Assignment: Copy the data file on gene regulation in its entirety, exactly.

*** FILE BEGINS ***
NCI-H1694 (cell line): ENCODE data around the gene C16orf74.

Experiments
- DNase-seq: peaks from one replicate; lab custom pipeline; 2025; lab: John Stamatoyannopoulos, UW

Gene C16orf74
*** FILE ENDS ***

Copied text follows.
NCI-H1694 (cell line): ENCODE data around the gene C16orf74.

Experiments
- DNase-seq: peaks from one replicate; lab custom pipeline; 2025; lab: John Stamatoyannopoulos, UW

Gene C16orf74